Newcastle University’s art gallery ‘The Hatton Gallery’ has finally reopened and has left students breathless. The gallery was originally founded by the King Edward VII School of art in 1925 and its influence has been monumental in both the art scene of the north east and globally.
The redevelopment began in February 2016 and has taken 20 months and £3.8million to complete, but it hasn’t failed to impress.
The redevelopment began in February 2016 and has taken 20 months and £3.8 million to complete, but it hasn’t failed to impress. The Heritage Lottery Fund who saw the venue fit for their investment supported the redevelopment. The Hatton Gallery has a rich past of art, including the first exhibition of Richard Hamilton’s seminal Man, Machine and Motion in 1955. This piece went on to be displayed at the ICA on the Mall and has been claimed to be the start of pop art in Britain.
The redevelopment involved the conservation of historic and architectural elements of the building, which is Grade II listed, while incorporating modern elements to reflect the gallery’s cutting edge exhibitions.
The picture store has been extended to preserve the Hatton’s extensive collection and a dedicated multipurpose learning space was added to increase public engagement with collections and archives.
The funding also enabled the conservation of the iconic 1965 piece Merz Barn Wall by Kurt Schwitters who has been acclaimed to be one of the most significant figures in 20th century art. The piece is located at the epicentre of the Gallery and is a three dimensional collage and the artist claims ‘all it is, is form and colour, just form and colour.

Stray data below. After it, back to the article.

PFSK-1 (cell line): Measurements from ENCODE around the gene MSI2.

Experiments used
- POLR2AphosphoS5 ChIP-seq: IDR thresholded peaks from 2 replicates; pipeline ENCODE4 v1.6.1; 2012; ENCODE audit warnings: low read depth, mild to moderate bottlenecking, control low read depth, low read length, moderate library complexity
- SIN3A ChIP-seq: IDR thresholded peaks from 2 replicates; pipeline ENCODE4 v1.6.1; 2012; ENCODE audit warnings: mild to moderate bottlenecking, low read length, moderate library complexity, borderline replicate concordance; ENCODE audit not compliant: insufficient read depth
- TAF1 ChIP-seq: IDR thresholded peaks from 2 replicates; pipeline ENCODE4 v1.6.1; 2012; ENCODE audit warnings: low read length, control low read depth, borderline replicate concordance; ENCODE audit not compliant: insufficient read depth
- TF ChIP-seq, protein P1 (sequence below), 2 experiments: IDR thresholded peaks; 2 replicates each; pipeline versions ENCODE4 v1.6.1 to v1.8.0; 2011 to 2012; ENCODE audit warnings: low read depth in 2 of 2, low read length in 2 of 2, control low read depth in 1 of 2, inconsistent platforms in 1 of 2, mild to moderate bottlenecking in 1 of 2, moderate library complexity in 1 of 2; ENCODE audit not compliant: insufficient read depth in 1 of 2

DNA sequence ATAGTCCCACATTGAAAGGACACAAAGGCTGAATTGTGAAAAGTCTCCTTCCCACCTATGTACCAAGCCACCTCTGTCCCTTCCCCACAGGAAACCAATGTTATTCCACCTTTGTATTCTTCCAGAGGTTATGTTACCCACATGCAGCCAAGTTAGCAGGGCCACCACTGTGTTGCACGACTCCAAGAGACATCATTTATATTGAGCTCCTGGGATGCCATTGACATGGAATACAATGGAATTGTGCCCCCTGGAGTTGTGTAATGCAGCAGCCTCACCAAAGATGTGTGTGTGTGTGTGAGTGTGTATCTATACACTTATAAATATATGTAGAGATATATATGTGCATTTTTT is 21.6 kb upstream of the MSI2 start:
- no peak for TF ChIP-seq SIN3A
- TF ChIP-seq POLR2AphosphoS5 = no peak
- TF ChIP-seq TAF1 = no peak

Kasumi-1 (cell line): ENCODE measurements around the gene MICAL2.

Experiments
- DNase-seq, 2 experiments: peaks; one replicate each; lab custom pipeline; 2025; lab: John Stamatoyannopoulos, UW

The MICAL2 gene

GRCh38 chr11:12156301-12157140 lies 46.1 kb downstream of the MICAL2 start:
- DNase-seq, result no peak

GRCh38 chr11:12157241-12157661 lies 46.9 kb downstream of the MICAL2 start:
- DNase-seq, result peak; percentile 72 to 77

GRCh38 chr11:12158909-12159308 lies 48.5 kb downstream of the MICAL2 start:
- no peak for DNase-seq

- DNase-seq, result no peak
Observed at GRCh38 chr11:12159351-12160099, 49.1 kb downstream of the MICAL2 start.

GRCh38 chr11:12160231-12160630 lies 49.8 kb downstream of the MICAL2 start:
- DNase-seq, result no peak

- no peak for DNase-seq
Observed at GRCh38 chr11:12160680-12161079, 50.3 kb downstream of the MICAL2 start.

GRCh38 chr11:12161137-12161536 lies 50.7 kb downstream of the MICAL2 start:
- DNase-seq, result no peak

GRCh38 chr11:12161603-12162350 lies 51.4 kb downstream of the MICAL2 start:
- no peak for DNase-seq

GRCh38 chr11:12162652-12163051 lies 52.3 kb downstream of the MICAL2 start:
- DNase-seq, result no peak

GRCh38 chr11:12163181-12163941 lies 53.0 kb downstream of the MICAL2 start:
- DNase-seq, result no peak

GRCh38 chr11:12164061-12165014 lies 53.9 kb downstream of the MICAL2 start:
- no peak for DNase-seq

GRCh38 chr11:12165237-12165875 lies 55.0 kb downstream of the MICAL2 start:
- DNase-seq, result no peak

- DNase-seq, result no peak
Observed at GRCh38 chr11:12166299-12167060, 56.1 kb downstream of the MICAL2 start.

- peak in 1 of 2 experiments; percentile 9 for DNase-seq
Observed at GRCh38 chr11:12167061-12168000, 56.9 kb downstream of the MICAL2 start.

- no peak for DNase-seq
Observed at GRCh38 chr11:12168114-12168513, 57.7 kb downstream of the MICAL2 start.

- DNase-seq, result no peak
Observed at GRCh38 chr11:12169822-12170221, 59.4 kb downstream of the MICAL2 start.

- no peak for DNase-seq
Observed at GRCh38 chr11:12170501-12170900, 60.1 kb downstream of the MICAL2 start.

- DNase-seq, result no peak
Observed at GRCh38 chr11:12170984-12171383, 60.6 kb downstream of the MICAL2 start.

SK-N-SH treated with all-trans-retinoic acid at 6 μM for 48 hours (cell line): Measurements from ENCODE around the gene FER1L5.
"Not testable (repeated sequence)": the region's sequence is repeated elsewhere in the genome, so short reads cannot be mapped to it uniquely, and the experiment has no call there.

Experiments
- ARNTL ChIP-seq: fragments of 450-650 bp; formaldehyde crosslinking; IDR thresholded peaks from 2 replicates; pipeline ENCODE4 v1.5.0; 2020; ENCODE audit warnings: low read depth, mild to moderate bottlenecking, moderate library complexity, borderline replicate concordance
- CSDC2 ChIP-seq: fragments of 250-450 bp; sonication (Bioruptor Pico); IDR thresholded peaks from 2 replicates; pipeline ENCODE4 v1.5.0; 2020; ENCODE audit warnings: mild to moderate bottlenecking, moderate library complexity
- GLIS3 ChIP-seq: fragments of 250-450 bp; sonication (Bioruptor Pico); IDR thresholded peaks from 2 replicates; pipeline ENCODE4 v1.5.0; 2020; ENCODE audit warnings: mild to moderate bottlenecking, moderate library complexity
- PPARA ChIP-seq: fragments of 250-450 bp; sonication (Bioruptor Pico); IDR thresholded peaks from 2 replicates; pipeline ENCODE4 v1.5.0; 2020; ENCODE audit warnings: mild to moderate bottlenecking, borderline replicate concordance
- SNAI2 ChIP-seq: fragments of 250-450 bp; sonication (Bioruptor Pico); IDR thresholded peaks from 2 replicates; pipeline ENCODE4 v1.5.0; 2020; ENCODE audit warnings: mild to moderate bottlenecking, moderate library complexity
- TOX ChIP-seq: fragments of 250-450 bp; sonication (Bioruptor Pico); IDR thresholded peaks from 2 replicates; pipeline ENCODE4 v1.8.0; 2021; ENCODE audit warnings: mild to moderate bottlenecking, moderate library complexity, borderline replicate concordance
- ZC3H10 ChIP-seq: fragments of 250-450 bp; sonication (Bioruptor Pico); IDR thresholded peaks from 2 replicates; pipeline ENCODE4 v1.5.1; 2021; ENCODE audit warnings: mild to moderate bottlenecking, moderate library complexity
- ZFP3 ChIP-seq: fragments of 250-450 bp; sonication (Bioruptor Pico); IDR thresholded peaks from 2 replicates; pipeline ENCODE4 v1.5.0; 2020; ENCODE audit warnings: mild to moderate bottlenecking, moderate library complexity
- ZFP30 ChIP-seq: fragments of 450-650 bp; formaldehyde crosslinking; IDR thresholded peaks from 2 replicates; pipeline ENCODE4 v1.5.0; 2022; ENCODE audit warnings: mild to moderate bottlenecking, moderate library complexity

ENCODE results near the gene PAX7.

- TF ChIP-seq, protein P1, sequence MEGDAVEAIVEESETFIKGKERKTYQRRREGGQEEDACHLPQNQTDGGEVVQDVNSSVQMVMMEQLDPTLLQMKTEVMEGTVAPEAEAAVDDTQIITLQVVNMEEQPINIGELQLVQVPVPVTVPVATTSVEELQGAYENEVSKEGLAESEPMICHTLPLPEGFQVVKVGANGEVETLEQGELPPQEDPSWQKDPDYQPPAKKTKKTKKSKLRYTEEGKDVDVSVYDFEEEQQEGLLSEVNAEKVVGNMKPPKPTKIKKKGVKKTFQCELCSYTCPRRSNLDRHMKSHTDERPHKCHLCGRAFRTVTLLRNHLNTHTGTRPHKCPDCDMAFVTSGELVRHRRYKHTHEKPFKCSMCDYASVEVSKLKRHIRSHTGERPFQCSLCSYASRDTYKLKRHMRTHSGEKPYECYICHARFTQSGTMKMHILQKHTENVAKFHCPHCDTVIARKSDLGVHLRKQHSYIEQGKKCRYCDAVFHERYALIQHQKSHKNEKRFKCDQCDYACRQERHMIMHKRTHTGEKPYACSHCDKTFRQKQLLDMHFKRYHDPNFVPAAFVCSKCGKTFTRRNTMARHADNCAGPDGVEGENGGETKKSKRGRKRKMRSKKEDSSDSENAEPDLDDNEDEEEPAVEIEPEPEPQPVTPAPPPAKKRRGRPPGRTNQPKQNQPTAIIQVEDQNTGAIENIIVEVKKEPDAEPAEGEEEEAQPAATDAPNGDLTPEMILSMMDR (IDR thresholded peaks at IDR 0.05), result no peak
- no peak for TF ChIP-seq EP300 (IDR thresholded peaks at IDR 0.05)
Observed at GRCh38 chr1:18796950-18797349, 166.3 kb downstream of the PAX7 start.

The Hatton’s collection, while being instrumental in 20th century art, includes over 3,000 works in total ranging from the 14th to the 20th century in various media.
The school of fine art has a huge influence upon the Gallery with many archived pieces being those of art students and exhibition posters designed by the school.
However, life for the Hatton hasn’t always been easy and this isn’t the first time the public has invested in the gallery. In 1997 the University authorities voted to close the gallery, a widespread public campaign against the closure and a £250,000 investment by Dame Catherine Cookson ensured the future of the gallery.
The Gallery is free to enter while donations are welcome, and will be exhibiting ‘Pioneers of Pop’ which includes around 100 works of pop and abstract art in various media until January 2018.